The Earth is so hot this year that a limit for global warming agreed by world leaders at a climate summit in Paris just a few months ago is in danger of being breached.
In December, almost 200 nations agreed a radical shift away from fossil fuels with a goal of limiting a rise in average global temperatures to well below 2 degrees Celsius (3.6 Fahrenheit) above pre-industrial times while "pursuing efforts" for 1.5C (2.7F).
But 2016 is on track to be the hottest year on record, also buoyed by a natural El Nino event warming the Pacific, according to the U.N.'s World Meteorological Organization. The first six months were a sweltering 1.3C above pre-industrial times.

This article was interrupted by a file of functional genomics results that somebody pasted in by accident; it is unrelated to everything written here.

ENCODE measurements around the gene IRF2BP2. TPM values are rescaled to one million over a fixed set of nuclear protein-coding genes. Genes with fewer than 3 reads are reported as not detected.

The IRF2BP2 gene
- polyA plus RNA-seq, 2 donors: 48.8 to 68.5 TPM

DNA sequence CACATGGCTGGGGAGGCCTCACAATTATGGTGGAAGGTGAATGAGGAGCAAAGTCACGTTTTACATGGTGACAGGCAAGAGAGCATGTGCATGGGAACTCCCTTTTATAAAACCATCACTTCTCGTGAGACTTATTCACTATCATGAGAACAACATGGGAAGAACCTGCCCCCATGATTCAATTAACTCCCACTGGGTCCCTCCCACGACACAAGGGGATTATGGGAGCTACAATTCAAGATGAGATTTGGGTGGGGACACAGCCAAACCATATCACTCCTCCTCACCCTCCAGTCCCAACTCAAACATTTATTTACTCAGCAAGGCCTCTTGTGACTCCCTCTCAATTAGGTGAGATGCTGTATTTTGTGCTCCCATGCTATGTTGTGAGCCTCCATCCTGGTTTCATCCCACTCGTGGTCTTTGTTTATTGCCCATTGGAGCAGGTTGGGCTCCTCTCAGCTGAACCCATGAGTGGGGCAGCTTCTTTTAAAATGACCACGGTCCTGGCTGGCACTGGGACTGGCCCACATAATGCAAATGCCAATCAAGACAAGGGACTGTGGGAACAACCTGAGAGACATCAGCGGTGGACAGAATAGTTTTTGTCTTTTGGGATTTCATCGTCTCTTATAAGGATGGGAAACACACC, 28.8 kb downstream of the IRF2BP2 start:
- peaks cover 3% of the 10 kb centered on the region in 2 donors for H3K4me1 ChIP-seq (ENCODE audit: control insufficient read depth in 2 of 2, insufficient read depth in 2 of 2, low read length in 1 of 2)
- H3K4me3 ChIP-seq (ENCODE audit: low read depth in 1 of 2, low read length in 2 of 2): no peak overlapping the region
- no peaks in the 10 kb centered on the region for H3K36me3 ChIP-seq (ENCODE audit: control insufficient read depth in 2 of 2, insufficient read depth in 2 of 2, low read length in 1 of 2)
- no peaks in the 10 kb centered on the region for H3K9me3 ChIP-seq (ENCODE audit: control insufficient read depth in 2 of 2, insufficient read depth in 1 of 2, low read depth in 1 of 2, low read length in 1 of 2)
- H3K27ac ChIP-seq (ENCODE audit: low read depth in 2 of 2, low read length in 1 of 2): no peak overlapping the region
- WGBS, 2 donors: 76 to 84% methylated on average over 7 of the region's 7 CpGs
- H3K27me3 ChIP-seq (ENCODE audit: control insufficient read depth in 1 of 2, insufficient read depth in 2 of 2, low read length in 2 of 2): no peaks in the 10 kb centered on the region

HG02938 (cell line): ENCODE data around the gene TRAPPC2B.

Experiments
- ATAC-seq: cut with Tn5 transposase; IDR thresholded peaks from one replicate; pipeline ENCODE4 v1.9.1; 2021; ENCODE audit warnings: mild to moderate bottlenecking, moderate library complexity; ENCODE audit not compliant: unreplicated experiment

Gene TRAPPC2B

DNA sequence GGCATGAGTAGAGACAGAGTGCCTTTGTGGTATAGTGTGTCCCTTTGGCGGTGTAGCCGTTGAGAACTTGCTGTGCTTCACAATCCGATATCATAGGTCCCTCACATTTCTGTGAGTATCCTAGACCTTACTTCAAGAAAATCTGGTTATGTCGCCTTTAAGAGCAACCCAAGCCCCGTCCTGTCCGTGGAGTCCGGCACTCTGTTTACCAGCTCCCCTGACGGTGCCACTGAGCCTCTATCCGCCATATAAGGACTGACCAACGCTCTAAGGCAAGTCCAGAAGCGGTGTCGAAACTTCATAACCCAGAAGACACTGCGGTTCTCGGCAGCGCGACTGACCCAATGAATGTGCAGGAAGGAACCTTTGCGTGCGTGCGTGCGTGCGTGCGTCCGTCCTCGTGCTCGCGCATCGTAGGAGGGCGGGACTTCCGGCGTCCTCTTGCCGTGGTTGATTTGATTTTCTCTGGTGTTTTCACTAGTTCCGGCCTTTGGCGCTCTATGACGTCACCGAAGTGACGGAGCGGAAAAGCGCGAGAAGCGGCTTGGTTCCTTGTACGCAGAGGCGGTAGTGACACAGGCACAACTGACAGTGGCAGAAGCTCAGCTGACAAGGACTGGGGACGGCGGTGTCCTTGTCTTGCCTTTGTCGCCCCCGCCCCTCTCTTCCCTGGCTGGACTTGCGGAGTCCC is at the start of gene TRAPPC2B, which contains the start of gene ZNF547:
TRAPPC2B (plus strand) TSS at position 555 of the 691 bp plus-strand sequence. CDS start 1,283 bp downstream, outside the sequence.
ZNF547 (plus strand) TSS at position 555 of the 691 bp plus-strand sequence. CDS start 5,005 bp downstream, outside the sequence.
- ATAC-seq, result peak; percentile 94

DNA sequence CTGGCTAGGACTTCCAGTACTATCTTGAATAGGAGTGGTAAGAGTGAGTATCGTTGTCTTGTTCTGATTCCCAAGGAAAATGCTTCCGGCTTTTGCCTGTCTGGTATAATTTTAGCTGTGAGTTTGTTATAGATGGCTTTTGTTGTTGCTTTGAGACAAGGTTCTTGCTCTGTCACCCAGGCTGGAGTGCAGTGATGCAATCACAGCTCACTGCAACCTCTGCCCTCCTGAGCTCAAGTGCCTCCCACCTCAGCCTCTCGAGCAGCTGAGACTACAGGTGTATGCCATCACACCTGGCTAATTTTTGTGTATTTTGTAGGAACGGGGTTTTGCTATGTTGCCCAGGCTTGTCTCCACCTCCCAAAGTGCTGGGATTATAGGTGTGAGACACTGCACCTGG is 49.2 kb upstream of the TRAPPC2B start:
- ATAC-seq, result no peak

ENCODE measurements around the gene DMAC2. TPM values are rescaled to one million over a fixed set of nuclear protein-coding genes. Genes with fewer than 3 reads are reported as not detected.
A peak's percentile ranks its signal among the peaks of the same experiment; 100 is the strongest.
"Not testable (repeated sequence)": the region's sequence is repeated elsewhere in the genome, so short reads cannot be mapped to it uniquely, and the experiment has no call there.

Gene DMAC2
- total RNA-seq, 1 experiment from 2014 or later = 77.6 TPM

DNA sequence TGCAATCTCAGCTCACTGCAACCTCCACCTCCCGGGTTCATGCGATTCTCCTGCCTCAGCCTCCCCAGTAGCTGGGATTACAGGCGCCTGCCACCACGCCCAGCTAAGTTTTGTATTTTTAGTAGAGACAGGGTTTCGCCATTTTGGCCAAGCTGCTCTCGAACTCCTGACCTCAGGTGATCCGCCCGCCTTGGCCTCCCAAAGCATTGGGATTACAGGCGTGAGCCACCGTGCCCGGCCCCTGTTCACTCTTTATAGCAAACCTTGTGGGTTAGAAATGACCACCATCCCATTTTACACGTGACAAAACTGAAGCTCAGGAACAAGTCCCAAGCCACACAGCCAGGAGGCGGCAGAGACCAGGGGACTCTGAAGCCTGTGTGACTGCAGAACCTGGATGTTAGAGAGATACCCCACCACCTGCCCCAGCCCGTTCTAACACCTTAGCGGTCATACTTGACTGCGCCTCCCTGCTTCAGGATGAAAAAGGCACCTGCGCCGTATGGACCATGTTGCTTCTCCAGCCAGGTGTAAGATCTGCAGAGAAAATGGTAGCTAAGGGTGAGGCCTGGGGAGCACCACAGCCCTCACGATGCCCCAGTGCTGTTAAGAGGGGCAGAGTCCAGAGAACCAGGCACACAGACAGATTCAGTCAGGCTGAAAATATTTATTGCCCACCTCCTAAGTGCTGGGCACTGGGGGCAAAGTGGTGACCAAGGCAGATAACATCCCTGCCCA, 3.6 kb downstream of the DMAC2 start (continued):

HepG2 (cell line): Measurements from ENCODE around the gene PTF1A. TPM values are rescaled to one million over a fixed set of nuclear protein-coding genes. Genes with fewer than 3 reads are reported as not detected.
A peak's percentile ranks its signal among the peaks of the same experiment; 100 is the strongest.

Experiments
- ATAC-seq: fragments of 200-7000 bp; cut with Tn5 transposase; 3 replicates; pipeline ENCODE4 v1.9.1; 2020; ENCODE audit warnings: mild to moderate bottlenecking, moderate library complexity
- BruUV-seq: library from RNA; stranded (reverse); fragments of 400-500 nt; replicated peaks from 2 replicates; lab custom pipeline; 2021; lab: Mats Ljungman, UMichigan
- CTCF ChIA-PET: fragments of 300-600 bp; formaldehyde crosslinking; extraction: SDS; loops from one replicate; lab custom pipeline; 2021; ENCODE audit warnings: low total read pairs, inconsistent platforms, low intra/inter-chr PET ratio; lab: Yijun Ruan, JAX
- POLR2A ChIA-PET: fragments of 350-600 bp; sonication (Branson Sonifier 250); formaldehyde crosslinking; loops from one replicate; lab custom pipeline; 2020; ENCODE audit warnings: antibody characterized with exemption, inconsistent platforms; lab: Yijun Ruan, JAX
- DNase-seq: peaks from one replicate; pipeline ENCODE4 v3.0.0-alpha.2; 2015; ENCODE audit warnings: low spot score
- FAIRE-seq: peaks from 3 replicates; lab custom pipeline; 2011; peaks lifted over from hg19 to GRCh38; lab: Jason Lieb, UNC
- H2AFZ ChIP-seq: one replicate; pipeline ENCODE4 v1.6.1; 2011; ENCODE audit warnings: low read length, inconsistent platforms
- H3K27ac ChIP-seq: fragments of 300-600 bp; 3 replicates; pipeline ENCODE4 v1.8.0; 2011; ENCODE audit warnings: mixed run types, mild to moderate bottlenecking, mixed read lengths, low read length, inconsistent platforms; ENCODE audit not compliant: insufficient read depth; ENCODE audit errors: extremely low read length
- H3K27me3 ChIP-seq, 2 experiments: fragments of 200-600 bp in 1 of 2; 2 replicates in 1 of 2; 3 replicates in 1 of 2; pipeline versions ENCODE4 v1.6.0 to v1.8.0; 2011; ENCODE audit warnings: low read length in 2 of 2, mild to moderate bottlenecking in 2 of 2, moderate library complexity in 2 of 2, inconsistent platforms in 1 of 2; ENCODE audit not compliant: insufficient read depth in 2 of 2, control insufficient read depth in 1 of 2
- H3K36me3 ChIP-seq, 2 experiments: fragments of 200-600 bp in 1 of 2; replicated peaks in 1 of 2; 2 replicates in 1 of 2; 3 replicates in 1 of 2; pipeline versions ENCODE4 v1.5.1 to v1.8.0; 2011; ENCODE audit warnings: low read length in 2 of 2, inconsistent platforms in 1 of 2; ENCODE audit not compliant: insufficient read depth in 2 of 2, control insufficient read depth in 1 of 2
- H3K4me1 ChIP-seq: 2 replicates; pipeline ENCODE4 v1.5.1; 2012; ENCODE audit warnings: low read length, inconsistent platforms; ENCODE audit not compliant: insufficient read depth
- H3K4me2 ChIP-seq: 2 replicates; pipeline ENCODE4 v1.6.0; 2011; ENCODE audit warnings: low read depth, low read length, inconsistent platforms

"It opens a Pandora's box," said Oliver Geden, of the German Institute for International and Security Affairs. "The future debate about temperature targets will be about overshoot."
Many climate scientists say the Paris targets are likely to be breached in the coming decades, shifting debate onto whether it will be possible to turn down the global thermostat.